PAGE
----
Reach for the sky: Local man brings in hardware as cowboy action shooter
Sam Pickett might be the fastest draw this side of the Mississippi River — or at least that’s what a midwest championship would represent.
Sam Pickett is the alias for Rodney Friedrich, a cowboy action shooter, who just captured the championship at the Midwest Regional Gunsmoke earlier this year at Ahlman’s Gun Shop in Morristown, Minnesota.
Cowboy action shooting is exactly what it sounds like, a competition based on the Old West and the gunslingers of old. This championship is Friedrich’s second midwest championship in just under 20 years of shooting competitively.
The competition encompasses a variety of shooting types, including different kinds of firearms all with an historical aspect to it.
“There are different things you can shoot,” Friedrich explained. “I shoot traditional, but there are some that use black powder.”
Friedrich started his run as cowboy action shooter in 2001 after seeing an ad for it in one of the western themed magazines he subscribes to. Friedrich bought his guns and holsters and in 2002 started entering competitions, slowly and steadily working on time and accuracy.
However, it took getting some pointers from other shooters before Friedrich really started making progress.
A lot of that advice was simple things he could do with his hands or different techniques in his shooting.
By 2010, he claimed his first shooting title for his class of Elder Statesman and in 2015, he claimed his first Midwest Regional Title. In 2016 and 2017, he finished in the top five in the Cattle Baron class, garnering a second-place finish in 2017, where he missed out on the title by just 1.53 seconds.
In 2018, he was third and this year he looked to be heading to a second place finish, but like a lot of aspects to cowboy action shooting, there is a story to tell.
Following the two days of shooting, Friedrich and his wife were attending the competition banquet, where he received his buckle for second place, but afterwards, when they were heading home, someone called out Friedrich’s name.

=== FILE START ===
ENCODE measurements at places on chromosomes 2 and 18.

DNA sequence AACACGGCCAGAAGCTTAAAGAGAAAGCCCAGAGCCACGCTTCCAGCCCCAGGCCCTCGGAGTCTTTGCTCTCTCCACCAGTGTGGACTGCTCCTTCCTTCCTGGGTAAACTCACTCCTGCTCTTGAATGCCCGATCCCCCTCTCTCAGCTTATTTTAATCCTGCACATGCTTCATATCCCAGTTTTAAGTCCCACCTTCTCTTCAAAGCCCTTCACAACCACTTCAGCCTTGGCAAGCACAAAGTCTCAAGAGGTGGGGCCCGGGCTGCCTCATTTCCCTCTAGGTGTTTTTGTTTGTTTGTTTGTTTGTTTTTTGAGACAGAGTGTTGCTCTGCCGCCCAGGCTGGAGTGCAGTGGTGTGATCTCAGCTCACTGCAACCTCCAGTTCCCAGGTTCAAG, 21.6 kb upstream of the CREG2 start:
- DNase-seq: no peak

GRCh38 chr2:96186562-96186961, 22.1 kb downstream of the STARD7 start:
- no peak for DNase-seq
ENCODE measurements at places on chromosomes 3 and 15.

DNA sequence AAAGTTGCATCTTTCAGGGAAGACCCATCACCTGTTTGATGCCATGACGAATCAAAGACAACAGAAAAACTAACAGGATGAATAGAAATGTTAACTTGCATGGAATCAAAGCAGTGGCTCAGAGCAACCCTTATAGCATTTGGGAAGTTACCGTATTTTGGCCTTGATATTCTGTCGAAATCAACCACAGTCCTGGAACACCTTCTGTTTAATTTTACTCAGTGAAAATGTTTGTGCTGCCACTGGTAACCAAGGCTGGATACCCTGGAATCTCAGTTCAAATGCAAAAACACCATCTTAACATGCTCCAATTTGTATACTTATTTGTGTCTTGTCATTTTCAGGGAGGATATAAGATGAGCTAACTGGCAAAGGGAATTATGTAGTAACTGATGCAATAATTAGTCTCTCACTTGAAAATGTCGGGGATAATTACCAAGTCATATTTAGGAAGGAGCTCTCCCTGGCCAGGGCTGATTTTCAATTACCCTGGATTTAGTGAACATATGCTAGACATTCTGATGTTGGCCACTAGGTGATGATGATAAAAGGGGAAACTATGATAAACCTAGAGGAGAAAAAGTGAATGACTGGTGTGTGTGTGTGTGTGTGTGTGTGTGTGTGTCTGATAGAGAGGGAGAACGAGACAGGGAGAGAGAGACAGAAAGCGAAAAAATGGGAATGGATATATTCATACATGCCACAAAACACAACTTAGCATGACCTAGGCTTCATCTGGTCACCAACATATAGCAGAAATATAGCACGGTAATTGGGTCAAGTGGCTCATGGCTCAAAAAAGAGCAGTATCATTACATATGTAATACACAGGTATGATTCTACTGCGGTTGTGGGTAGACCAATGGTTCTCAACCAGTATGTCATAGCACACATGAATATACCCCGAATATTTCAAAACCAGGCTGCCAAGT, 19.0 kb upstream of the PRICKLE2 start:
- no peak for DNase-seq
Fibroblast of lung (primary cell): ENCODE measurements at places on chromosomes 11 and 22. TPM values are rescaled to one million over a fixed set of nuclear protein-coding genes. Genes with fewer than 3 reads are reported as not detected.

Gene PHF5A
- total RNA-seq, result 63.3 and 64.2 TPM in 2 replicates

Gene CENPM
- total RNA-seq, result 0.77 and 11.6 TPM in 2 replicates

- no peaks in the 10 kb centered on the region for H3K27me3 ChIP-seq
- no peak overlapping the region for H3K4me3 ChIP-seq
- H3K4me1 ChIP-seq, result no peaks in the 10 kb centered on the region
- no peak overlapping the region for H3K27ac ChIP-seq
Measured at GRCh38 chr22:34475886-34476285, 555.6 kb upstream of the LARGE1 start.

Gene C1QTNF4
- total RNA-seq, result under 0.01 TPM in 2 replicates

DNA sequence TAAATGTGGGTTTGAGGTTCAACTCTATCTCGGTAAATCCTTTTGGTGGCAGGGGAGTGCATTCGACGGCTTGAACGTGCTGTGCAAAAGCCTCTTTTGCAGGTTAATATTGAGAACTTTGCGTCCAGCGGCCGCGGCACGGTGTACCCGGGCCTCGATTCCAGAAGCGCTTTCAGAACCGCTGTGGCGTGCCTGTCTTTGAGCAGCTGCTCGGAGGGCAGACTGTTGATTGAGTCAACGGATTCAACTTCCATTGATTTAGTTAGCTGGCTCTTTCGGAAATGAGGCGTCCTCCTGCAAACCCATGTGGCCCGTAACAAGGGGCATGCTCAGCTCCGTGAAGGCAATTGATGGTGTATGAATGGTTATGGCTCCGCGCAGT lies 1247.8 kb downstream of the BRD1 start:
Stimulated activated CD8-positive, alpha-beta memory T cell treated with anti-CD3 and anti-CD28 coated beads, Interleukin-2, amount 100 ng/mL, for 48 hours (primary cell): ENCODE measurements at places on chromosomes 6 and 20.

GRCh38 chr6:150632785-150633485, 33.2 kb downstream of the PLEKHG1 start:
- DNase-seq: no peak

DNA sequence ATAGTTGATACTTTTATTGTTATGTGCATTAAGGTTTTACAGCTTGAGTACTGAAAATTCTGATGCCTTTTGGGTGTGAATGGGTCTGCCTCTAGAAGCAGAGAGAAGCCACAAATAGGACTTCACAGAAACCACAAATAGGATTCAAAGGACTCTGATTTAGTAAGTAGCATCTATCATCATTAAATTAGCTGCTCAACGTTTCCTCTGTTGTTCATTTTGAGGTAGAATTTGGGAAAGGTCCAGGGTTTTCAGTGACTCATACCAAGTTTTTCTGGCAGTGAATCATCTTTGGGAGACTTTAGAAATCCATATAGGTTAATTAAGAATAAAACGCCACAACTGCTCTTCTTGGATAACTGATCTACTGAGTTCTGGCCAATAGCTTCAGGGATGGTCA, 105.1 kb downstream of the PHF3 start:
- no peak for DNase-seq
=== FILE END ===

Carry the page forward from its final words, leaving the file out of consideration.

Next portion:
“As my wife and I were leaving we heard someone calling out — it was the guy who had given me my buckle,” Friedrich explained. “He said, ‘give me that buckle’ and so I said ‘okay.’ He explained there had been a ‘computer glitch and the guy who had won it wasn’t even shooting in your class. You came in first.’”
Thus, Friedrich officially won his second midwest title.
The actual competition takes place within an Old West setting at Ahlman’s Gun Shop, including shooting stations like a jail and train.
And to make it more authentic, people dress like their 1800s counterparts and use replica firearms from the period. Friedrich owns three .45 caliber six-shooters, one of which is a black powder six-shooter he doesn’t compete with. He also owns a replica double-barrel shotgun, with shorter muzzle length especially used on stagecoaches, and a Winchester 1866 rifle replica.
Friedrich and others who shoot try to go the extra distance to replicate the time period, down to the dress. Friedrich himself has five different outfits and even once tried to purchase a historical rifle from the 1800s.
“I tried to get an original rifle that I found and the guy in California said he would sell it to me for $20,000,” Friedrich chuckled. “I said no thank-you.”
The shooting itself is broken down into stations with shooters separated into posses, with rules for each grouping of targets, regulating how many shots must be placed where, attempting to add as much challenge as possible.
During the summer, Friedrich tries to get as much shooting in as possible, spending the first and third Saturday of each month in Morristown and the third over in Holmen, Wisconsin, as well as spending time at the Cedar Valley Conservation Club outside of Austin.
He estimates he fires over 4,000 rounds over the summer, while in the winter months, he spends his time reloading spent cartridges, numbering between 4,000 and 4,300. He also spends time working on speed, setting up a station in his basement using blanks.
Friedrich said he likes the atmosphere of the shoots and the people that go along with it.
“It’s fun and you get to meet so many people,” he said. “They don’t know you from siccum. They just know your alias.”
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